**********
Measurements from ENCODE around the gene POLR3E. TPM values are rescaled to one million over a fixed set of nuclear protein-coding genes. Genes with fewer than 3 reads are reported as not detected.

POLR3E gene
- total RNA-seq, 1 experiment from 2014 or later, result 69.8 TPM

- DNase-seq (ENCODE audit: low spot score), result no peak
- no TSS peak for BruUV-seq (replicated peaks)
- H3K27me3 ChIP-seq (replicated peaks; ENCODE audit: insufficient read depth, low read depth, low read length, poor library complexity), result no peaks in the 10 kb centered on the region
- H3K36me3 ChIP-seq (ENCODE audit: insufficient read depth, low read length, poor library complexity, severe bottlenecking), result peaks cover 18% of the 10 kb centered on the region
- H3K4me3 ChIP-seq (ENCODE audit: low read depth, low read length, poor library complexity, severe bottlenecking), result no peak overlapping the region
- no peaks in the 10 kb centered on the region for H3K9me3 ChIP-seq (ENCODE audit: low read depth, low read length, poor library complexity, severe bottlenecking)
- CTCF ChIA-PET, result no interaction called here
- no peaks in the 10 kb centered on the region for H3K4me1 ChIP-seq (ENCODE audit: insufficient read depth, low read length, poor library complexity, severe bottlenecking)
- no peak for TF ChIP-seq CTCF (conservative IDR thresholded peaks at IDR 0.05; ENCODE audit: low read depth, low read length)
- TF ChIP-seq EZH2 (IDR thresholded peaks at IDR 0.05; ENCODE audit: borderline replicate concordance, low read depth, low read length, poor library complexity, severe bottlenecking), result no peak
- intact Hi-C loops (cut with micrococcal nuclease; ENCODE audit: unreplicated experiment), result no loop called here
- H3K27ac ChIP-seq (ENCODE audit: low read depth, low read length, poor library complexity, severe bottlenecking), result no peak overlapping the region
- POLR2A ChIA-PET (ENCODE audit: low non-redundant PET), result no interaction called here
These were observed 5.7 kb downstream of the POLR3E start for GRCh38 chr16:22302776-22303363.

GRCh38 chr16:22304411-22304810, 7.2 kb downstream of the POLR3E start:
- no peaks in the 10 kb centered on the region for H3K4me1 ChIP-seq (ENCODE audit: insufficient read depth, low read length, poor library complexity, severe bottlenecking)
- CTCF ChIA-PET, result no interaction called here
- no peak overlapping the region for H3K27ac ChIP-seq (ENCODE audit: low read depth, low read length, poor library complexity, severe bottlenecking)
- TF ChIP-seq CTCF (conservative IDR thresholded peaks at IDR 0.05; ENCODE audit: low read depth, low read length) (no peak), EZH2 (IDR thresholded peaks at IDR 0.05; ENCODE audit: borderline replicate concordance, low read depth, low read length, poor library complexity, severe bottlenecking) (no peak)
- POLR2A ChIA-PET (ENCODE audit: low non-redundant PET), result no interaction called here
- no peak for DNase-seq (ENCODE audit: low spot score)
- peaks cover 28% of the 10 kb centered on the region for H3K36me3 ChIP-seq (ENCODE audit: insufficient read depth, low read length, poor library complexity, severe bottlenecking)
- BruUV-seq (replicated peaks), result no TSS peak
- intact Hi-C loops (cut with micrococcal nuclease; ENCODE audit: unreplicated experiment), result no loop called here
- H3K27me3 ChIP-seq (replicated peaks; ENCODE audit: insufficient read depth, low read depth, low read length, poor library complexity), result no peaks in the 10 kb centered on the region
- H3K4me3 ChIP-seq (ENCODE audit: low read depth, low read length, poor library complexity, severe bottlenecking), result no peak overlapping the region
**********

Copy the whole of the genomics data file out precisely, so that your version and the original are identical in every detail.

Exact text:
Measurements from ENCODE around the gene POLR3E. TPM values are rescaled to one million over a fixed set of nuclear protein-coding genes. Genes with fewer than 3 reads are reported as not detected.

POLR3E gene
- total RNA-seq, 1 experiment from 2014 or later, result 69.8 TPM

- DNase-seq (ENCODE audit: low spot score), result no peak
- no TSS peak for BruUV-seq (replicated peaks)
- H3K27me3 ChIP-seq (replicated peaks; ENCODE audit: insufficient read depth, low read depth, low read length, poor library complexity), result no peaks in the 10 kb centered on the region
- H3K36me3 ChIP-seq (ENCODE audit: insufficient read depth, low read length, poor library complexity, severe bottlenecking), result peaks cover 18% of the 10 kb centered on the region
- H3K4me3 ChIP-seq (ENCODE audit: low read depth, low read length, poor library complexity, severe bottlenecking), result no peak overlapping the region
- no peaks in the 10 kb centered on the region for H3K9me3 ChIP-seq (ENCODE audit: low read depth, low read length, poor library complexity, severe bottlenecking)
- CTCF ChIA-PET, result no interaction called here
- no peaks in the 10 kb centered on the region for H3K4me1 ChIP-seq (ENCODE audit: insufficient read depth, low read length, poor library complexity, severe bottlenecking)
- no peak for TF ChIP-seq CTCF (conservative IDR thresholded peaks at IDR 0.05; ENCODE audit: low read depth, low read length)
- TF ChIP-seq EZH2 (IDR thresholded peaks at IDR 0.05; ENCODE audit: borderline replicate concordance, low read depth, low read length, poor library complexity, severe bottlenecking), result no peak
- intact Hi-C loops (cut with micrococcal nuclease; ENCODE audit: unreplicated experiment), result no loop called here
- H3K27ac ChIP-seq (ENCODE audit: low read depth, low read length, poor library complexity, severe bottlenecking), result no peak overlapping the region
- POLR2A ChIA-PET (ENCODE audit: low non-redundant PET), result no interaction called here
These were observed 5.7 kb downstream of the POLR3E start for GRCh38 chr16:22302776-22303363.

GRCh38 chr16:22304411-22304810, 7.2 kb downstream of the POLR3E start:
- no peaks in the 10 kb centered on the region for H3K4me1 ChIP-seq (ENCODE audit: insufficient read depth, low read length, poor library complexity, severe bottlenecking)
- CTCF ChIA-PET, result no interaction called here
- no peak overlapping the region for H3K27ac ChIP-seq (ENCODE audit: low read depth, low read length, poor library complexity, severe bottlenecking)
- TF ChIP-seq CTCF (conservative IDR thresholded peaks at IDR 0.05; ENCODE audit: low read depth, low read length) (no peak), EZH2 (IDR thresholded peaks at IDR 0.05; ENCODE audit: borderline replicate concordance, low read depth, low read length, poor library complexity, severe bottlenecking) (no peak)
- POLR2A ChIA-PET (ENCODE audit: low non-redundant PET), result no interaction called here
- no peak for DNase-seq (ENCODE audit: low spot score)
- peaks cover 28% of the 10 kb centered on the region for H3K36me3 ChIP-seq (ENCODE audit: insufficient read depth, low read length, poor library complexity, severe bottlenecking)
- BruUV-seq (replicated peaks), result no TSS peak
- intact Hi-C loops (cut with micrococcal nuclease; ENCODE audit: unreplicated experiment), result no loop called here
- H3K27me3 ChIP-seq (replicated peaks; ENCODE audit: insufficient read depth, low read depth, low read length, poor library complexity), result no peaks in the 10 kb centered on the region
- H3K4me3 ChIP-seq (ENCODE audit: low read depth, low read length, poor library complexity, severe bottlenecking), result no peak overlapping the region